At a Glance
- Career History:
Center for Strategic and International Studies, Director and Senior Fellow, Homeland Security Program (2001-2009); U.S. Department of Energy, Senior Adviser to the U.S. Secretary of Energy (1998-2001); White House
Office of Science and Technology Policy
, Senior Policy Analyst in the
Executive Office of the President
- Birthday: July 2, 1964
- Hometown: Washington, D.C.
- Alma Mater: Brandeis University, B.A., 1986; The Johns Hopkins University School of Advanced International Studies, M.A., 1996
- Spouse: Victoria White
- Web site
Path to Power
Heyman's parents came to Washington in the 1960s to work in the government, "riding a wave of excitement when President Kennedy was elected," he said at his nomination hearing.Heyman grew up in D.C., but at first did not follow his parent's path. After studying biology at Brandeis University, he went to work in the private sector, at RGTI Systems Software, a company that managed supply chains.
By 1992, Heyman was the company's director of international operations, a job that sent him to Russia just after the fall of communism.
In 2004 and again in 2008, Heyman and James Jay Carafano, who heads the Heritage Foundation's homeland security program, collaborated on sweeping critiques of the country's homeland security policy. In "DHS 2.0," they encouraged the department to consolidate agencies with overlapping missions, allocate resources within the department based on risks and elevate the position Heyman now holds to the undersecretary level. In Homeland Security 3.0, they wrote that Congress and the administration should look beyond DHS and "shift their focus to strengthening the effectiveness of the national security enterprise as a whole."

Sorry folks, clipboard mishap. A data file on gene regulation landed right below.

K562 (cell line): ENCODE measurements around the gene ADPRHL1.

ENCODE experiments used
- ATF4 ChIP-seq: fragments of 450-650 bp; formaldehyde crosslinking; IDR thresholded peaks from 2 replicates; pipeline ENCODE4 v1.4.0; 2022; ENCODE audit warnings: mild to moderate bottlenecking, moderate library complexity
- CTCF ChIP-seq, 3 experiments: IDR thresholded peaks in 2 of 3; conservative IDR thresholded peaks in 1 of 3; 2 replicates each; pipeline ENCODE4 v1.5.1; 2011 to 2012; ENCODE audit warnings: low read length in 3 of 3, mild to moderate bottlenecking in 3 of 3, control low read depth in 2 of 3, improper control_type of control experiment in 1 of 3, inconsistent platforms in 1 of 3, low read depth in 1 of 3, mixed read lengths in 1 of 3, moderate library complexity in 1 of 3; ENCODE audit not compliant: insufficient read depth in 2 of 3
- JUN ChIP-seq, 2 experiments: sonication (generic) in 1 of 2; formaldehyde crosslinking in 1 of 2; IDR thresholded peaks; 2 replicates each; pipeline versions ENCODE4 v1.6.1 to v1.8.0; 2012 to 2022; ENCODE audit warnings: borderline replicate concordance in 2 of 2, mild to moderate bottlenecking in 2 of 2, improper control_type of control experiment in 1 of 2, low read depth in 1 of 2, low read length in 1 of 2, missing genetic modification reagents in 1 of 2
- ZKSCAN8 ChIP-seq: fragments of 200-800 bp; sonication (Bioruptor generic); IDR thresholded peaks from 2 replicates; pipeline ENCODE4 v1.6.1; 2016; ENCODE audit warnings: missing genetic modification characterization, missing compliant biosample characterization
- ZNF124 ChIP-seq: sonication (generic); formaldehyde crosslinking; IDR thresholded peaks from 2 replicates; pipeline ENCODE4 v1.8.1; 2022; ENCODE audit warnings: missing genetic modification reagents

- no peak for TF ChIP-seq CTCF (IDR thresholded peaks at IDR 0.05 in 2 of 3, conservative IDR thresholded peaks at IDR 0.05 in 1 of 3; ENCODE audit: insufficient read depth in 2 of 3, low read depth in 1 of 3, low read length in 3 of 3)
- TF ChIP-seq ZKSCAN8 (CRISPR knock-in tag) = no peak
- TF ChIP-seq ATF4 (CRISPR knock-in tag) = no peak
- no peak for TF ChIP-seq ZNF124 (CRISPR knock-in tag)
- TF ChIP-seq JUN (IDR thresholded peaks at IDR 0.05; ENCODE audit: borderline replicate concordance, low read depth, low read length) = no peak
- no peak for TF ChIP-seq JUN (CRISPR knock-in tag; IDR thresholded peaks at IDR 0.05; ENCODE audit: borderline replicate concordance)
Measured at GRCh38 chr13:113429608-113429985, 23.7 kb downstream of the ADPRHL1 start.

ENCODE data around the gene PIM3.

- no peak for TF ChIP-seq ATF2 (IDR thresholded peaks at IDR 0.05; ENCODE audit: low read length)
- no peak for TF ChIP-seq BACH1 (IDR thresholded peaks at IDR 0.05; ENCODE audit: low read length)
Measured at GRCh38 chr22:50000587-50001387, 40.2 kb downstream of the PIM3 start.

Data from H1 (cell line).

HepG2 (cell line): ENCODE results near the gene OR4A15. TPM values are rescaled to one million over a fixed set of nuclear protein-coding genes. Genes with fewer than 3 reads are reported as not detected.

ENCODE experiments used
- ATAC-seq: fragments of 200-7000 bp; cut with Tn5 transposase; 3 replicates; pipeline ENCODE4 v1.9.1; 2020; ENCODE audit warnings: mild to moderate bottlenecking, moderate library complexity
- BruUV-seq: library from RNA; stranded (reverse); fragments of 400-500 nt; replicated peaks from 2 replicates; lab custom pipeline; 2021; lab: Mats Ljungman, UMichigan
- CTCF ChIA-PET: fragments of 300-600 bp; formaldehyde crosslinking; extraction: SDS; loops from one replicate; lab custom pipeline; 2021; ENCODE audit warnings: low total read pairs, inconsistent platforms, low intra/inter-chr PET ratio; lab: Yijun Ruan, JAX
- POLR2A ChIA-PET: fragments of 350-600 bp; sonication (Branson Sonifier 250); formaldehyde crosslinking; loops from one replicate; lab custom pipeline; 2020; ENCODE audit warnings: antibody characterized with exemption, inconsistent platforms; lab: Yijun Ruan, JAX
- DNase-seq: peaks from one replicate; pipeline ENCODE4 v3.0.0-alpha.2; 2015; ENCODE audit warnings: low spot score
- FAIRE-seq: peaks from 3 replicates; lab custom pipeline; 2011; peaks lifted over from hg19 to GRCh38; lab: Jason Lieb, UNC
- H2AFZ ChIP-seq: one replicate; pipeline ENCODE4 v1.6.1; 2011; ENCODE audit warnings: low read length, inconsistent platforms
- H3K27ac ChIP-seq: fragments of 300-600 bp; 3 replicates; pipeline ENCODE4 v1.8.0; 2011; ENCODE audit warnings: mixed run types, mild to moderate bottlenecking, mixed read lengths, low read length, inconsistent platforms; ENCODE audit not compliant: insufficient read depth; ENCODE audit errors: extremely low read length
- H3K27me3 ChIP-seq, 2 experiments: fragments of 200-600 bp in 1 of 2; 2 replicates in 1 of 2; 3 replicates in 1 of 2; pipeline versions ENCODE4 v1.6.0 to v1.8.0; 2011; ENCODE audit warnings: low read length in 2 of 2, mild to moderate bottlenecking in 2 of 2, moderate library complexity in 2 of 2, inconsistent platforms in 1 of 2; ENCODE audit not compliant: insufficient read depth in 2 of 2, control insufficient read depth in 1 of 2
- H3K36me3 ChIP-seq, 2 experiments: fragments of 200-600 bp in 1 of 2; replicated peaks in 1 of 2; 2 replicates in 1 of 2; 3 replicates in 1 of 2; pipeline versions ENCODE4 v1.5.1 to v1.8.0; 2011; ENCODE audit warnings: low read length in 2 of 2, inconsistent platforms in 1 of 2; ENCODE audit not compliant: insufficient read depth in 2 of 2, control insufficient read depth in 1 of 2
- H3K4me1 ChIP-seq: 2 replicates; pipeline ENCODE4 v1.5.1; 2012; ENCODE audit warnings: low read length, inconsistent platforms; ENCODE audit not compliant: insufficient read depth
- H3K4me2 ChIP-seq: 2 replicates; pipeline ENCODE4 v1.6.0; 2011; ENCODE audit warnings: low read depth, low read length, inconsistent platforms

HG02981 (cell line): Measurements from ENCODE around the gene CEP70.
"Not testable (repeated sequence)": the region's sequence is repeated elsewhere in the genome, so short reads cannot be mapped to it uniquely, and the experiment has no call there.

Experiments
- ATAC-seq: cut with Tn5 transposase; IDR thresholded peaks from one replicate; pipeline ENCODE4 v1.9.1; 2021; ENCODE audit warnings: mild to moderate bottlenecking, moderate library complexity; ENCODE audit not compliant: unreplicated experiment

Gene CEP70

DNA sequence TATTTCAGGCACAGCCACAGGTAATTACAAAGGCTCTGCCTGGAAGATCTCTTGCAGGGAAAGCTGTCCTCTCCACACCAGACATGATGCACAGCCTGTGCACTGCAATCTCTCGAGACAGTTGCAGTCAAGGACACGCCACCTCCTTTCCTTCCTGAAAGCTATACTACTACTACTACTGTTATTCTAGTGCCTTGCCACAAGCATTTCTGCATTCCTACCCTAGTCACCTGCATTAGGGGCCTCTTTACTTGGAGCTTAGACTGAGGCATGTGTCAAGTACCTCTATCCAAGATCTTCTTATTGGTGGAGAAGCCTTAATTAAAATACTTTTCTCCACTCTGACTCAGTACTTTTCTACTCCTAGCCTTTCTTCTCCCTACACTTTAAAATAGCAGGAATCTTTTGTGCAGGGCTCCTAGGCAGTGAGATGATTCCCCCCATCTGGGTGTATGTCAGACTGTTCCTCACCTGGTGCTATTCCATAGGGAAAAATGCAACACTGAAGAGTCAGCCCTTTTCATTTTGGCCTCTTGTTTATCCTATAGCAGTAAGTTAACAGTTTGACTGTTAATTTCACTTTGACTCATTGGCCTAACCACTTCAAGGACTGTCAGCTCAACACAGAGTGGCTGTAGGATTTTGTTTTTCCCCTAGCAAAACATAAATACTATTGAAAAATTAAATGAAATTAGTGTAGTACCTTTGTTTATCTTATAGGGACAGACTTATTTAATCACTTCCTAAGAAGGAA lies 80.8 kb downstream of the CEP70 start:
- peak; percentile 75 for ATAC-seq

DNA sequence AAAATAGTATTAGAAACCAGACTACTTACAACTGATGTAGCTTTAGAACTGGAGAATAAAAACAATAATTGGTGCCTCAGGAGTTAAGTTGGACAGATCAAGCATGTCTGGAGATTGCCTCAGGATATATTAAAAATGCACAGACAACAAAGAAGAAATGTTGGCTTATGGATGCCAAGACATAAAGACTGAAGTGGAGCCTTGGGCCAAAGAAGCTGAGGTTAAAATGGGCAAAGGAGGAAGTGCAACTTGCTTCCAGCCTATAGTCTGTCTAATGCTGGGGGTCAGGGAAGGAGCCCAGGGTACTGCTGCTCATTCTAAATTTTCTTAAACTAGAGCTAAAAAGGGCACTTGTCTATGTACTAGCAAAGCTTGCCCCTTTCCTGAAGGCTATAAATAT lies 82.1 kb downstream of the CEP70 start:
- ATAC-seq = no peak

Airport Security and Terrorist Travel
After the attempted Christmas Day bombing in December 2009, DHS Secretary Napolitano sent Heyman to talk to international partners about airport security and terrorist travel. Heyman had testified before Congress on that issue just weeks before the incident. At the time, he said that border security was "more than drawing a line in the sand where we can deny entry into a country." He said that DHS was working with partner nations to minimize risks to the U.S. and to improve coordination.
With 15 years of Washington experience, Heyman has plenty of connections. DHS' former deputy administrator and the first head of the TSA, Adm. James Loy, introduced Heyman at his nomination hearing.New Mexico Gov. Bill Richardson (D) was his boss at Energy.
From 2007 to 2009, Heyman was also a fellow at George Washington University's Homeland Security Policy Institute, another gathering place for homeland security professionals. His colleagues there included private sector security leaders and Congressional staff for committees that will oversee his work at DHS.
In 2002, Heyman donated $250 to Sen. Mark Pryor's campaign. Sen. Pryor (D-Ark.) serves on the Senate Homeland Security and Governmental Affairs Committee.